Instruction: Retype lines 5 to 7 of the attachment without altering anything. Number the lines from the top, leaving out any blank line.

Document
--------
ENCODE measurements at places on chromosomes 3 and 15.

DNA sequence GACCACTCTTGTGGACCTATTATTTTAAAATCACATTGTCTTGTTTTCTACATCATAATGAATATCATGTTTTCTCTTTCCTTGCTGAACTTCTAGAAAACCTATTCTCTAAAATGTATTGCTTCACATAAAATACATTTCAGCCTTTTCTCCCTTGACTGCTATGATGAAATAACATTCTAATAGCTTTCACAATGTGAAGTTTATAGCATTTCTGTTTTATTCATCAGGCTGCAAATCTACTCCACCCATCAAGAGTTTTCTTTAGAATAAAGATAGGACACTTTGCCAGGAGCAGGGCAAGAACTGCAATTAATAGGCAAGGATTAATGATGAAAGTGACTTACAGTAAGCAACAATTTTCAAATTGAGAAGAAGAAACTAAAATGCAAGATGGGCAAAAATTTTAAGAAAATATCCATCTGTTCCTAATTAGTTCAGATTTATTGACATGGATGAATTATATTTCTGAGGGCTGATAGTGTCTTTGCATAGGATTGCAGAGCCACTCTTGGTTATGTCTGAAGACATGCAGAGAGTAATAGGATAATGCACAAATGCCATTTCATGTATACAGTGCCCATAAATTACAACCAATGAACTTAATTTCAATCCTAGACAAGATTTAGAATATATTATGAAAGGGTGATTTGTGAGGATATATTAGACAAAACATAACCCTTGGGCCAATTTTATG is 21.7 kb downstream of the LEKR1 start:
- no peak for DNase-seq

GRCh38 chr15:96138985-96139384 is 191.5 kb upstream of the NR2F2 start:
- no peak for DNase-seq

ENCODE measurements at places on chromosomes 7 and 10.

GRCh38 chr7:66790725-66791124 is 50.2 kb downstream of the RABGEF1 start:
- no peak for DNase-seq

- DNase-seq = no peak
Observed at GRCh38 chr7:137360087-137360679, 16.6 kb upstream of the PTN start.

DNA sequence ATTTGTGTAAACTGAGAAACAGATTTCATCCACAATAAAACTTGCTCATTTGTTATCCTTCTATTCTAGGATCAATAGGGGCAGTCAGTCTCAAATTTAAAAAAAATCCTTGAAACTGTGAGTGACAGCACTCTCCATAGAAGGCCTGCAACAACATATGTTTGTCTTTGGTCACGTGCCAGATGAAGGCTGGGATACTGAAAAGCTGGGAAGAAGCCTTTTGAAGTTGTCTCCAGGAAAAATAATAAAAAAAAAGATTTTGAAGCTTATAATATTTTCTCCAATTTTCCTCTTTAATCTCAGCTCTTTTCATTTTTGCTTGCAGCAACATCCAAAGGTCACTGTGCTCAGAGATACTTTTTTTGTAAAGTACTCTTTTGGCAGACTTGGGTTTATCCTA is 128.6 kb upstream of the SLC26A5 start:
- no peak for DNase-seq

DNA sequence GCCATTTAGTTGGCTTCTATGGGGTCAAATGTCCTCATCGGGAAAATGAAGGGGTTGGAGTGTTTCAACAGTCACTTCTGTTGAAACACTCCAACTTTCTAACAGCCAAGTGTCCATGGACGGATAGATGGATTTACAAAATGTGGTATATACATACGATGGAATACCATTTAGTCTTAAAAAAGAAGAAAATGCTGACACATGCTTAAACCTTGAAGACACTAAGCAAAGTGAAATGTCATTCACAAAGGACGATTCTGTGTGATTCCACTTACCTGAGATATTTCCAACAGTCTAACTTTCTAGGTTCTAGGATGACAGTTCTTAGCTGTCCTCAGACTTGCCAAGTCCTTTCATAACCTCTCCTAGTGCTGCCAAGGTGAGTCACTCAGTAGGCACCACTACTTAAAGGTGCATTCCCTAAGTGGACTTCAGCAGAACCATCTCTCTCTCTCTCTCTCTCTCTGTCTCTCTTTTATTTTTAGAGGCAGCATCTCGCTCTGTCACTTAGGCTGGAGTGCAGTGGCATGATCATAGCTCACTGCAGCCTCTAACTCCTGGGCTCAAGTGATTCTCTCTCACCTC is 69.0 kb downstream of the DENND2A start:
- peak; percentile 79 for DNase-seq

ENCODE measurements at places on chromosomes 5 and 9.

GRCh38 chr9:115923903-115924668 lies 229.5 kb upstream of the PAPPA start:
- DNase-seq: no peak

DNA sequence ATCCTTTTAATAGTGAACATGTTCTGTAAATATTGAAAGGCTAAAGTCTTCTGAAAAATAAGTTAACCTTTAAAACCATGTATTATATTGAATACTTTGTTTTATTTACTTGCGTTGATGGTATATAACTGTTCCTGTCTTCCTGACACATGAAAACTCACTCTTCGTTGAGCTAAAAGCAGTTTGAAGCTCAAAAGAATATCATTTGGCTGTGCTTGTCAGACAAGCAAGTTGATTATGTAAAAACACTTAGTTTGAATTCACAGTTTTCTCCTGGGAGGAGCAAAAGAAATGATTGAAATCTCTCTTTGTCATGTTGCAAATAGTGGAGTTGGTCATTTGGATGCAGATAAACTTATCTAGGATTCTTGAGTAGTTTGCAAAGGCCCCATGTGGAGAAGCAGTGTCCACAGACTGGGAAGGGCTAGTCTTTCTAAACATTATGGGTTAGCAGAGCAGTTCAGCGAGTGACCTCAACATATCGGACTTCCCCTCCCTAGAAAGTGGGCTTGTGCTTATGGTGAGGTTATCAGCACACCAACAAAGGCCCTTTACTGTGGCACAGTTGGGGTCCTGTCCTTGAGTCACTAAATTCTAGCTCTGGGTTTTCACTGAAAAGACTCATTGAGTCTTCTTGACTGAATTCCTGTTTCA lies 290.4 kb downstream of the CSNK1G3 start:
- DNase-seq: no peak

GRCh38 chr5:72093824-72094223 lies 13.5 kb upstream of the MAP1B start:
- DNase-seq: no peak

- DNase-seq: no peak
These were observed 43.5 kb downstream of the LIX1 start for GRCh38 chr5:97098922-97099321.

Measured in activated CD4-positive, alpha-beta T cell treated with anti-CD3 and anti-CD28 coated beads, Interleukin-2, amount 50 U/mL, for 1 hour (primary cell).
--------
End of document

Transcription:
- no peak for DNase-seq

ENCODE measurements at places on chromosomes 7 and 10.

GRCh38 chr7:66790725-66791124 is 50.2 kb downstream of the RABGEF1 start: